Father Graebe was a philosophy student at New York University on the day of the attacks. He recalls coming outside his classroom to look up at the black smoke billowing from the towers. He went back to class and when he came back out both towers had already fallen. He walked to his apartment and tried to contact his family. He went to pray and tried to give blood. He remembers the acrid smell, the ash that made lower Manhattan look like a “twilight zone,” and the very real feeling that he could die that day.
“What really stayed with me in the days and weeks that followed was that in every subway station, every park were all these pictures of missing people, hundreds of them. It put such a human face on the tragedy. You couldn’t avoid it, smiling faces staring back at you and the desperate hope that people had. You knew they were dead but no one wanted to take them down. It was haunting,” he said. “What that experience did was to sharpen my focus. It really puts priorities in order. I was so struck by the fleetingness of life.”
Father Graebe didn’t suddenly decide to become a priest. In fact, he had wanted to be a priest for as long as he could remember. But the events “solidified” what he already knew about the priesthood. Nothing else he considered doing, he said, met the “magnitude of that event as much as the priesthood does, impressing upon souls their own mortality, their own need for grace, the need that people have for hope, the desire of the human heart to believe and to know that there’s something beyond the chaos and tragedy of this life.”
After graduating from NYU, he taught at St. Rose High School in Belmar, N.J., which was “good and rewarding,” he said. So good that his plan to teach for one year turned into four years, and he realized that if he didn’t make a move, four years could turn into 40.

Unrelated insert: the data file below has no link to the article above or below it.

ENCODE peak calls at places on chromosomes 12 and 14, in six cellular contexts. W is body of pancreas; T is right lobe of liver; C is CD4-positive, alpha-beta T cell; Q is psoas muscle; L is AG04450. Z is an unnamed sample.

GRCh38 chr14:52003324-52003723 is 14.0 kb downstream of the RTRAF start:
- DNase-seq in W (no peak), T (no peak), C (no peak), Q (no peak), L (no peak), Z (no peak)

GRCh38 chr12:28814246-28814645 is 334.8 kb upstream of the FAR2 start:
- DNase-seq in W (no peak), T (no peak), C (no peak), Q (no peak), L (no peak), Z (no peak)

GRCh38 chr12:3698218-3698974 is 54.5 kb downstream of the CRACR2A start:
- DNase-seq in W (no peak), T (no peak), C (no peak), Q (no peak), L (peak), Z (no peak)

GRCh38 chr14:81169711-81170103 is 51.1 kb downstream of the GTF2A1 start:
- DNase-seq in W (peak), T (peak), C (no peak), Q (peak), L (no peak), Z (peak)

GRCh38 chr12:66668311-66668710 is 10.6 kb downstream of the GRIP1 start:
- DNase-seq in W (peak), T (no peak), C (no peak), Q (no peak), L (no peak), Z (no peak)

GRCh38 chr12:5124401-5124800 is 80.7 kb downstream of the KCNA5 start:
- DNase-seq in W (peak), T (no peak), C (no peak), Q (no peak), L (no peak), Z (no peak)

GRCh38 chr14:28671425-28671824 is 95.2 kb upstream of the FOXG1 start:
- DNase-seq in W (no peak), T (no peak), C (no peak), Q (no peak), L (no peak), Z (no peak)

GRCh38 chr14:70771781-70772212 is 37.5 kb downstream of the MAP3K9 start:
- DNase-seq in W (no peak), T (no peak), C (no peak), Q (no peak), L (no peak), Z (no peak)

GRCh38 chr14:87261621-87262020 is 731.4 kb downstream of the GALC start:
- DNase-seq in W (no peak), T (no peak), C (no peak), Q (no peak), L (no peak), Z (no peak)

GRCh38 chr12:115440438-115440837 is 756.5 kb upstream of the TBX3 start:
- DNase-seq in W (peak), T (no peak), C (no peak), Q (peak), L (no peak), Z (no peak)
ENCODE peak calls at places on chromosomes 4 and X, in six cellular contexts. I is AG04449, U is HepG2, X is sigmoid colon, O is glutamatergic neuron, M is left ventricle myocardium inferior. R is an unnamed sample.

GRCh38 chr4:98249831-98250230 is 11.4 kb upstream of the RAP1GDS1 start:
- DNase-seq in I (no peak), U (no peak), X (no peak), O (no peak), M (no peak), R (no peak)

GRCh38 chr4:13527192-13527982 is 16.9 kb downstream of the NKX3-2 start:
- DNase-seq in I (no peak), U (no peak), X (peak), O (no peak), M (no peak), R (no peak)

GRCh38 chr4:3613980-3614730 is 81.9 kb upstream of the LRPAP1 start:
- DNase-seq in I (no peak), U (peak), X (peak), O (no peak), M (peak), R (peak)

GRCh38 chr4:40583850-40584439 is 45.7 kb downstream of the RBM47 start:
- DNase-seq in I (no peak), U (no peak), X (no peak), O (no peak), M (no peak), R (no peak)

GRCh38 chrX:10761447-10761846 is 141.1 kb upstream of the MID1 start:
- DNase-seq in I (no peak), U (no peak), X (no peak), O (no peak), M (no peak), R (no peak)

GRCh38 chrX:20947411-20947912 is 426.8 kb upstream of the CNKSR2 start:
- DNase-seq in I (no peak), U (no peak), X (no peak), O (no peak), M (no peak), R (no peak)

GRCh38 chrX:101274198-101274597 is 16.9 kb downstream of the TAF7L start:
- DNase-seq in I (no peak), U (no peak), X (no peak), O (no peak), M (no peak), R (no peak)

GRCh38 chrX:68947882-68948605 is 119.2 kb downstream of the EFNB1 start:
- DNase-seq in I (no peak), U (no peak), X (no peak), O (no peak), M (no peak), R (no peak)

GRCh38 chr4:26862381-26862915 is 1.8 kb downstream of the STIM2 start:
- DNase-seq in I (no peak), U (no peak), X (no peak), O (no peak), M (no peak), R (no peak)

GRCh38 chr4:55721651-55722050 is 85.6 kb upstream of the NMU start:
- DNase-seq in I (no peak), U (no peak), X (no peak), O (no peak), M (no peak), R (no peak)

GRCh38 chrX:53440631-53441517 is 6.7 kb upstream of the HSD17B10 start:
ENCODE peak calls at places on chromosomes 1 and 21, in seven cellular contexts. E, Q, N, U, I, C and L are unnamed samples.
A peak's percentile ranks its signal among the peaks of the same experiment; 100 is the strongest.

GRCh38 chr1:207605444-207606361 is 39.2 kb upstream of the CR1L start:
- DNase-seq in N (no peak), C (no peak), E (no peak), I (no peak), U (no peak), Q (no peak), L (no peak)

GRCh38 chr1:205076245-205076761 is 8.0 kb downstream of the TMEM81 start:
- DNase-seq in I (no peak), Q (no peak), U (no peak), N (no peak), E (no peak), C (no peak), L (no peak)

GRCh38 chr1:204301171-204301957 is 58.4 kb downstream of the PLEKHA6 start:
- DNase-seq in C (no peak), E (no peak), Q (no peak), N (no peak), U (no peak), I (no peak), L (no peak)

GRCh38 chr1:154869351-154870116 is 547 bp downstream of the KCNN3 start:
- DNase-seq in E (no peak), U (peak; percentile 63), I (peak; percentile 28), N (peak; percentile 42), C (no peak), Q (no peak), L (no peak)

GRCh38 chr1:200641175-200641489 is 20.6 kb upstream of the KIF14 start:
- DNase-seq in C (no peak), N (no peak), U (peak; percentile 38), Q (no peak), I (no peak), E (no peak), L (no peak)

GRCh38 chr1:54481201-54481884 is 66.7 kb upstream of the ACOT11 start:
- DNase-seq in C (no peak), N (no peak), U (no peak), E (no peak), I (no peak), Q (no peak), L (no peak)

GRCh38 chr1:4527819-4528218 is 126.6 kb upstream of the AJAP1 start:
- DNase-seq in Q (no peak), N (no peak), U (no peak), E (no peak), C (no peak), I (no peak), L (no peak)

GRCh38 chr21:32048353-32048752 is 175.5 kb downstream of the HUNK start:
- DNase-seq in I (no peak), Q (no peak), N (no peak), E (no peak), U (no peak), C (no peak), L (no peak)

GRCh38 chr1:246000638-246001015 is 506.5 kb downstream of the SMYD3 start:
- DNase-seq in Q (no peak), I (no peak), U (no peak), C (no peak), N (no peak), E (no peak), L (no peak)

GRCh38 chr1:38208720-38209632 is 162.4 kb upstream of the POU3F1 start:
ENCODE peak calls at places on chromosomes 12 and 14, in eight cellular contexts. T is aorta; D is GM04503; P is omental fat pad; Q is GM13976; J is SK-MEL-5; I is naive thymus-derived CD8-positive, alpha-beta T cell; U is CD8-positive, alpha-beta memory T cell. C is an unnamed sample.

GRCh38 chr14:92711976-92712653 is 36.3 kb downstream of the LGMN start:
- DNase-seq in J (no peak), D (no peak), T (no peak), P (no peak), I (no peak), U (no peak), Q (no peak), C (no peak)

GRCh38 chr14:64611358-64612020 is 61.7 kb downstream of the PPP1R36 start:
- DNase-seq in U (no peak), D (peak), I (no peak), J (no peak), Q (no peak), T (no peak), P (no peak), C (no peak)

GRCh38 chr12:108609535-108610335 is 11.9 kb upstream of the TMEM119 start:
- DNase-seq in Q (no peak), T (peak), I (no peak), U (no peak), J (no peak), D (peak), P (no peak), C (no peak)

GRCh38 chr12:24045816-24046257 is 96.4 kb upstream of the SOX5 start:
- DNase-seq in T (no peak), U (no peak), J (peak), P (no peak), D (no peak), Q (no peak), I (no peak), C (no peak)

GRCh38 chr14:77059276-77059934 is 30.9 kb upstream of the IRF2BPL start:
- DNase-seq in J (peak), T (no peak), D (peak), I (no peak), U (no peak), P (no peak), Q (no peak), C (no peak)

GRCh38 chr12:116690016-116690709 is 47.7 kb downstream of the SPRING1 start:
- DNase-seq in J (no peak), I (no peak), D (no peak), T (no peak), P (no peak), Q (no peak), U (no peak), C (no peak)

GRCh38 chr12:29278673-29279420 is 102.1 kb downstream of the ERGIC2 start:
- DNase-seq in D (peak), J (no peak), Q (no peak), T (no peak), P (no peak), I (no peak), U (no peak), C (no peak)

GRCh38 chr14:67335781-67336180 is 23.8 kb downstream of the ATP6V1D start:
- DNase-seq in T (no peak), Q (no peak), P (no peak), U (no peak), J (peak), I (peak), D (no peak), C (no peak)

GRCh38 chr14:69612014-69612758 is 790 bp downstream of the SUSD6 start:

“I think my experience of 9/11 was a large impetus in that equation. I thought, let’s not linger here. Life is so short,” said Father Graebe, who studied at St. Joseph’s Seminary in Dunwoodie, N.Y., and was ordained this spring. His experience has been beyond what he could have anticipated, he said.
“I feel like I am even more myself, that in a way I have just begun to live.”
Serving as a catalyst
Sister Heather was studying in Japan when 9/11 unfolded. She didn’t even know it had happened until a day later, but what she saw and what played out in months and years to come changed her outlook, her career plans and her dreams.
She had always hoped to work in the foreign service. In the aftermath of 9/11, however, she began to question whether she could serve in such a capacity when she felt the policies of her country were in conflict with the beliefs of her faith.
“I was finding I would have to uphold policies I could not agree with as a Catholic. I gave it to God,” she said, explaining that she took the foreign service test and decided that the outcome would be the sign she needed. She failed the test.
“At that point, increasingly I felt drawn to a life of prayer and service. I was spending more time in church and attending young adult activities,” she said. “After seeing my initial dream disappear, I was kind of lost. But God had put all those things in my life to lead me to a religious vocation.”
In 2006 she began discernment in earnest and eventually decided on the Felician Sisters because the community is “Eucharist-centered with a good balance of prayer and apostolic life.” She became a candidate in 2008 and entered as a postulant in 2009. She is in her second year of the novitiate.
“9/11 was the catalyst that helped me realize that St. Paul calls us all to be ambassadors for Christ,” Sister Heather said. “My being an ambassador for the United States and an ambassador for Christ just didn’t go together.”
Mary DeTurris Poust writes from New York. Her latest book is “The Essential Guide to Catholic Prayer and the Mass” (Alpha, $16.95).